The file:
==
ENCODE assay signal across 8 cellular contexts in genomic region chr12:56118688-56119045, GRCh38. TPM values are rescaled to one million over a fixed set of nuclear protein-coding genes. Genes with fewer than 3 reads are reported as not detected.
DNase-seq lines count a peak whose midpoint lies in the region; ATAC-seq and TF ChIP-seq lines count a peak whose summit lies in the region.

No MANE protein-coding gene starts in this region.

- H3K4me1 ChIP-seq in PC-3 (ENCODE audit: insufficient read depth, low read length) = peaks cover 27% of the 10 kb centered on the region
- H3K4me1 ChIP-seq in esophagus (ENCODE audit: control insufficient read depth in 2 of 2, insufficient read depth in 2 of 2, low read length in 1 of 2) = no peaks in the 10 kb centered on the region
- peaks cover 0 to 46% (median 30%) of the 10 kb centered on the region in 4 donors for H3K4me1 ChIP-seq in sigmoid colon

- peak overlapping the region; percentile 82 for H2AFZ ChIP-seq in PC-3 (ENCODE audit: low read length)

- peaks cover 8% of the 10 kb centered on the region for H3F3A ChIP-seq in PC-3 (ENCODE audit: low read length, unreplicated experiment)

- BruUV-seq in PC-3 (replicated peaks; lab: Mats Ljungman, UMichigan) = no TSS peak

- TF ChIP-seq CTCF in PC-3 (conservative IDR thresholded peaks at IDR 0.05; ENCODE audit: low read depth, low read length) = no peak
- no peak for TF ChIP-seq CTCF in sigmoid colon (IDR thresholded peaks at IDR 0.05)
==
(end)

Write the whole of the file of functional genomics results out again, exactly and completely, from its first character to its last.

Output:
ENCODE assay signal across 8 cellular contexts in genomic region chr12:56118688-56119045, GRCh38. TPM values are rescaled to one million over a fixed set of nuclear protein-coding genes. Genes with fewer than 3 reads are reported as not detected.
DNase-seq lines count a peak whose midpoint lies in the region; ATAC-seq and TF ChIP-seq lines count a peak whose summit lies in the region.

No MANE protein-coding gene starts in this region.

- H3K4me1 ChIP-seq in PC-3 (ENCODE audit: insufficient read depth, low read length) = peaks cover 27% of the 10 kb centered on the region
- H3K4me1 ChIP-seq in esophagus (ENCODE audit: control insufficient read depth in 2 of 2, insufficient read depth in 2 of 2, low read length in 1 of 2) = no peaks in the 10 kb centered on the region
- peaks cover 0 to 46% (median 30%) of the 10 kb centered on the region in 4 donors for H3K4me1 ChIP-seq in sigmoid colon

- peak overlapping the region; percentile 82 for H2AFZ ChIP-seq in PC-3 (ENCODE audit: low read length)

- peaks cover 8% of the 10 kb centered on the region for H3F3A ChIP-seq in PC-3 (ENCODE audit: low read length, unreplicated experiment)

- BruUV-seq in PC-3 (replicated peaks; lab: Mats Ljungman, UMichigan) = no TSS peak

- TF ChIP-seq CTCF in PC-3 (conservative IDR thresholded peaks at IDR 0.05; ENCODE audit: low read depth, low read length) = no peak
- no peak for TF ChIP-seq CTCF in sigmoid colon (IDR thresholded peaks at IDR 0.05)